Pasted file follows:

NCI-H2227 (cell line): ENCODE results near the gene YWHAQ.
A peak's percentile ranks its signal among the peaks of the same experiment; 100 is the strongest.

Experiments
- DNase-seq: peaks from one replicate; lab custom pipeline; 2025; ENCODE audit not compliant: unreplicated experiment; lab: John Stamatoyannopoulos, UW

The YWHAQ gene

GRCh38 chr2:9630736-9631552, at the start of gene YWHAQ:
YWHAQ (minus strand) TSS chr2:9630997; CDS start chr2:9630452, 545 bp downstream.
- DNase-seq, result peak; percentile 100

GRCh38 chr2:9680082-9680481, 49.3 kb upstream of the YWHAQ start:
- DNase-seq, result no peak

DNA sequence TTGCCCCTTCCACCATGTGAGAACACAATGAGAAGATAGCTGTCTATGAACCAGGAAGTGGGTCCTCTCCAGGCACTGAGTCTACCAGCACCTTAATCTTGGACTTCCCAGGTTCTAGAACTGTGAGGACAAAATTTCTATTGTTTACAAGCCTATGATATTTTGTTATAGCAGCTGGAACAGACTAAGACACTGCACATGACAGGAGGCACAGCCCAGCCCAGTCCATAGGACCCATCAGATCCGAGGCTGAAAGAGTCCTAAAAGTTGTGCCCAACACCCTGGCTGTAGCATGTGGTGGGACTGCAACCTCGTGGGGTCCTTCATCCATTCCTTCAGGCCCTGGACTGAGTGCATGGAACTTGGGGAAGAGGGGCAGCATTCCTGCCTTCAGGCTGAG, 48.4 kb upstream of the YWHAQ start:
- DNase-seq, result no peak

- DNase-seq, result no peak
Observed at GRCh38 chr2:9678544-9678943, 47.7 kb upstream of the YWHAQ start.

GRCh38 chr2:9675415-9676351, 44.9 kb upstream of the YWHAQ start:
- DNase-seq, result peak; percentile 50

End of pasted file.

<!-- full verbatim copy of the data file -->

NCI-H2227 (cell line): ENCODE results near the gene YWHAQ.
A peak's percentile ranks its signal among the peaks of the same experiment; 100 is the strongest.

Experiments
- DNase-seq: peaks from one replicate; lab custom pipeline; 2025; ENCODE audit not compliant: unreplicated experiment; lab: John Stamatoyannopoulos, UW

The YWHAQ gene

GRCh38 chr2:9630736-9631552, at the start of gene YWHAQ:
YWHAQ (minus strand) TSS chr2:9630997; CDS start chr2:9630452, 545 bp downstream.
- DNase-seq, result peak; percentile 100

GRCh38 chr2:9680082-9680481, 49.3 kb upstream of the YWHAQ start:
- DNase-seq, result no peak

DNA sequence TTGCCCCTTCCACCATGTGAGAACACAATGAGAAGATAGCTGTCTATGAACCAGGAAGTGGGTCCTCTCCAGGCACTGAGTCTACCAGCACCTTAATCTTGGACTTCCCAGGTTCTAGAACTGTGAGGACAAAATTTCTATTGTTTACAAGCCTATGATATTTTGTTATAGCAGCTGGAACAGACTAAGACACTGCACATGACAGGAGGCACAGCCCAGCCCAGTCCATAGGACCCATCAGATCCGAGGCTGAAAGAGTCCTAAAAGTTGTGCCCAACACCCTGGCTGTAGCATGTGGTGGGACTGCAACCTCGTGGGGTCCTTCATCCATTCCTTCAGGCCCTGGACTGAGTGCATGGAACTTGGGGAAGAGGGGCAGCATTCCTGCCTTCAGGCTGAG, 48.4 kb upstream of the YWHAQ start:
- DNase-seq, result no peak

- DNase-seq, result no peak
Observed at GRCh38 chr2:9678544-9678943, 47.7 kb upstream of the YWHAQ start.

GRCh38 chr2:9675415-9676351, 44.9 kb upstream of the YWHAQ start:
- DNase-seq, result peak; percentile 50